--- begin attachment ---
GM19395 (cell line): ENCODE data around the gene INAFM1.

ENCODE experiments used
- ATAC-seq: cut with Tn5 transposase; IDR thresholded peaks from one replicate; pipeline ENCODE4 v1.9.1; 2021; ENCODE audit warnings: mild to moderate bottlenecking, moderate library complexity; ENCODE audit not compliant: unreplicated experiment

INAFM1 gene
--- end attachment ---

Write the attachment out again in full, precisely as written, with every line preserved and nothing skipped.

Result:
GM19395 (cell line): ENCODE data around the gene INAFM1.

ENCODE experiments used
- ATAC-seq: cut with Tn5 transposase; IDR thresholded peaks from one replicate; pipeline ENCODE4 v1.9.1; 2021; ENCODE audit warnings: mild to moderate bottlenecking, moderate library complexity; ENCODE audit not compliant: unreplicated experiment

INAFM1 gene